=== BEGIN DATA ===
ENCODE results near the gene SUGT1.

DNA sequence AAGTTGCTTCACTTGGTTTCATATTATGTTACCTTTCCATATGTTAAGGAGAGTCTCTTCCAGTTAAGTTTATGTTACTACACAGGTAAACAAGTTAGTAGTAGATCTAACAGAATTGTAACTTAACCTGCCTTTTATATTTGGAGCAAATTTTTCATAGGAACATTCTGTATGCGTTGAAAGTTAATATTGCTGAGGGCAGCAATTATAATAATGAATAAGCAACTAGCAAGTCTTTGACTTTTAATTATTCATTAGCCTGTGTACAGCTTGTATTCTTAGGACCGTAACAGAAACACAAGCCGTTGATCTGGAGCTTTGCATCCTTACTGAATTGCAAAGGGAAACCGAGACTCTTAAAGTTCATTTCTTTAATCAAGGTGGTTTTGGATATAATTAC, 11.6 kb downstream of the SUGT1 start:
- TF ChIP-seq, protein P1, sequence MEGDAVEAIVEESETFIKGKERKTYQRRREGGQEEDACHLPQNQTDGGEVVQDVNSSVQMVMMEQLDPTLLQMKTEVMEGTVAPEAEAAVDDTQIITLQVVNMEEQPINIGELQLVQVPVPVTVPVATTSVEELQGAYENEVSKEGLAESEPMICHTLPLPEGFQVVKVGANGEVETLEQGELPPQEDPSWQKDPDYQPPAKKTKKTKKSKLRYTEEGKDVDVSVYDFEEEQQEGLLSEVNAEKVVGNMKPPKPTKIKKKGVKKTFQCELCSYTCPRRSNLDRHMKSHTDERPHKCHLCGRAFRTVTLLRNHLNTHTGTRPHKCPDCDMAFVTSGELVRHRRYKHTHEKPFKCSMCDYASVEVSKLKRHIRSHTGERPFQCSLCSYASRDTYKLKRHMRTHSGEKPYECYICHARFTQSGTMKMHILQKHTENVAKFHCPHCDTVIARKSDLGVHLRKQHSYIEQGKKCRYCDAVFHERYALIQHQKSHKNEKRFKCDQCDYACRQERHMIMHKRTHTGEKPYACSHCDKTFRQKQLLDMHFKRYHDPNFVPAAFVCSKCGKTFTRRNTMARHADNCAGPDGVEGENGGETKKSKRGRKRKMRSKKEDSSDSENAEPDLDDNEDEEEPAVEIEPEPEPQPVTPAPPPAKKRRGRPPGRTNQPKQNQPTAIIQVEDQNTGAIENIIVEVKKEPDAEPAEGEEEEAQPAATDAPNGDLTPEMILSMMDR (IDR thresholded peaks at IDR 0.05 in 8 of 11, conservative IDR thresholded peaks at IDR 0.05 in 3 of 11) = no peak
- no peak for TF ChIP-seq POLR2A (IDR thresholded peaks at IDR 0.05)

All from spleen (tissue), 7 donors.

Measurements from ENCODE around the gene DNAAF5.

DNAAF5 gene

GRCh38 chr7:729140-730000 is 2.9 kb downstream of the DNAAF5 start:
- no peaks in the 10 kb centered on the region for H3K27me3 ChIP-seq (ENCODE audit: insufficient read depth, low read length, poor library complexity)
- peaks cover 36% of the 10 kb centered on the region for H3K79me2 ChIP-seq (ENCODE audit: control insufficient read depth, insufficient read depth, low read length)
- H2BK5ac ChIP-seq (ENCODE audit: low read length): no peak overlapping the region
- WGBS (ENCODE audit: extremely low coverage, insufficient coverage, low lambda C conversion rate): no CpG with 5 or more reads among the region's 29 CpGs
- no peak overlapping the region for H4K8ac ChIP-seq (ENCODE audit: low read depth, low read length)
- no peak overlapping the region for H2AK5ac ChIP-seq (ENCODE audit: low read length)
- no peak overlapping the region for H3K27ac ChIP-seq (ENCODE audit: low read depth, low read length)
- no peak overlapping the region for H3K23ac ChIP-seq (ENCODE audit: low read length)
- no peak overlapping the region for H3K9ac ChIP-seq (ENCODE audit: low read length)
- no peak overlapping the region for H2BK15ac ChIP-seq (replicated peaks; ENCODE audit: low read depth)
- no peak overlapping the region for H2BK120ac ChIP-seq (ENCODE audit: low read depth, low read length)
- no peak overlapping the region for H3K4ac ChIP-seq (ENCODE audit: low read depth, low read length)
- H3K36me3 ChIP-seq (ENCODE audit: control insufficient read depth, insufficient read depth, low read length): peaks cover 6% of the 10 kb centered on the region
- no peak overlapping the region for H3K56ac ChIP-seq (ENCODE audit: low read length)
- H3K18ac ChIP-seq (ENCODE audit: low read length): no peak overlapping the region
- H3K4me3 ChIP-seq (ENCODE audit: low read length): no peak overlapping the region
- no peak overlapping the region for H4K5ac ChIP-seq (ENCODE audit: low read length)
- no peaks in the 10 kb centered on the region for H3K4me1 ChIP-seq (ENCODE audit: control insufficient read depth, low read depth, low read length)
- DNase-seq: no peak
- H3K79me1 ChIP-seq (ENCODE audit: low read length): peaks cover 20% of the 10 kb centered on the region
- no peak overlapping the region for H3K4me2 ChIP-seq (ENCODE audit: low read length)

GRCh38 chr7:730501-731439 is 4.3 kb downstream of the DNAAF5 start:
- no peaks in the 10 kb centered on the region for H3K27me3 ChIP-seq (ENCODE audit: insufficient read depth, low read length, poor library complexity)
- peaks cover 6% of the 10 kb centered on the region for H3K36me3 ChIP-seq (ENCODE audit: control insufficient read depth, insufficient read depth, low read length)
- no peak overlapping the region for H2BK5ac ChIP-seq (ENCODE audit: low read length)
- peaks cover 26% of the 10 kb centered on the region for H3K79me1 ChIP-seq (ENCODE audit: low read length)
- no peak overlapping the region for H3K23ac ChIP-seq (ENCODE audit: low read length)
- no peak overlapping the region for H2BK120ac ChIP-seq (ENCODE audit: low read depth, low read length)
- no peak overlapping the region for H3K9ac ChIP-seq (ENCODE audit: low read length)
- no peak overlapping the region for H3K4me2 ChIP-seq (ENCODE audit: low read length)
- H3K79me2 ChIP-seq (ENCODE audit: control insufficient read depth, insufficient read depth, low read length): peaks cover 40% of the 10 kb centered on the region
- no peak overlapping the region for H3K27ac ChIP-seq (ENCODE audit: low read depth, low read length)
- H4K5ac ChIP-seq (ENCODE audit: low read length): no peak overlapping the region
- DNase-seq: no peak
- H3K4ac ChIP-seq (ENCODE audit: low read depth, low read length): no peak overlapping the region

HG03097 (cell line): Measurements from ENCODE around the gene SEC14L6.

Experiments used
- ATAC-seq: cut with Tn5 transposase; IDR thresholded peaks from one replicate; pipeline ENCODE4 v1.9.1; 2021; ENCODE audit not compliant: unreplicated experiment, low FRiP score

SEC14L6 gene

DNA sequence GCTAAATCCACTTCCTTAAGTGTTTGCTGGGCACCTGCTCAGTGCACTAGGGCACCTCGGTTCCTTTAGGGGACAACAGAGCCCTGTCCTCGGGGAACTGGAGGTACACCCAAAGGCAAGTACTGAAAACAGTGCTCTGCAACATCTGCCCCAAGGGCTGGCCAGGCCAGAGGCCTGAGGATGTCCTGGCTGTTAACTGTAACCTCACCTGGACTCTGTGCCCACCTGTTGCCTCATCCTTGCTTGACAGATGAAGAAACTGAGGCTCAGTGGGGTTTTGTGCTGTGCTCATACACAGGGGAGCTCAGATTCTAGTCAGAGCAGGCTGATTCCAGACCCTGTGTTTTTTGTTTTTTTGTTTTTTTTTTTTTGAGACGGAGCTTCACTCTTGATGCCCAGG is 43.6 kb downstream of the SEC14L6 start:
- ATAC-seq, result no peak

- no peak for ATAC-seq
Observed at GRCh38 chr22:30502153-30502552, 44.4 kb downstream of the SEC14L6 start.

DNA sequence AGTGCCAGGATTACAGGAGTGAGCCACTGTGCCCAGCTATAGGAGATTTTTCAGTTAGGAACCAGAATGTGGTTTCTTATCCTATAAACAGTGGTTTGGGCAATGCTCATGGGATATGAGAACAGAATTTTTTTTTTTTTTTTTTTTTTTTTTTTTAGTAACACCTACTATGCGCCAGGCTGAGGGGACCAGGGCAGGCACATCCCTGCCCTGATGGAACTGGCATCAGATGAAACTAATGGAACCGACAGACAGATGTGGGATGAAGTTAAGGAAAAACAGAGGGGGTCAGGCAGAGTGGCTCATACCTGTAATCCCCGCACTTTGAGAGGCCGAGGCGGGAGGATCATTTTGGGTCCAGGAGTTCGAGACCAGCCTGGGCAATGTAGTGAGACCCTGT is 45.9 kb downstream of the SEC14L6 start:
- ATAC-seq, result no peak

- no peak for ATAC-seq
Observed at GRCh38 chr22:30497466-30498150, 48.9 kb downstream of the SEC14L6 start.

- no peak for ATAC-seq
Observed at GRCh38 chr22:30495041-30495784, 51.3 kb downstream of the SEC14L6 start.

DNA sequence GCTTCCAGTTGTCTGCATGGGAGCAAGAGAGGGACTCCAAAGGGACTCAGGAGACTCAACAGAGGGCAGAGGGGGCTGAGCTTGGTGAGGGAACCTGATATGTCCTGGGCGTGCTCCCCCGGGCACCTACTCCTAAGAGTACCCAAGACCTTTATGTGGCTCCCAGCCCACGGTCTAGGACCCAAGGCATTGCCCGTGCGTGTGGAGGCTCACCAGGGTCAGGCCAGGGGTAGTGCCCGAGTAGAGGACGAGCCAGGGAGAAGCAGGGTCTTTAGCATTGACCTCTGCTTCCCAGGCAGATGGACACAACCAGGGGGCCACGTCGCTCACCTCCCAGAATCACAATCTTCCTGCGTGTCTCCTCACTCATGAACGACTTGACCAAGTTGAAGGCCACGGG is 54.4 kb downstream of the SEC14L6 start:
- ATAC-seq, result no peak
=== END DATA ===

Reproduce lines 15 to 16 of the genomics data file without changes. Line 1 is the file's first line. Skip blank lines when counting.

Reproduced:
- no peak overlapping the region for H3K27ac ChIP-seq (ENCODE audit: low read depth, low read length)
- no peak overlapping the region for H3K23ac ChIP-seq (ENCODE audit: low read length)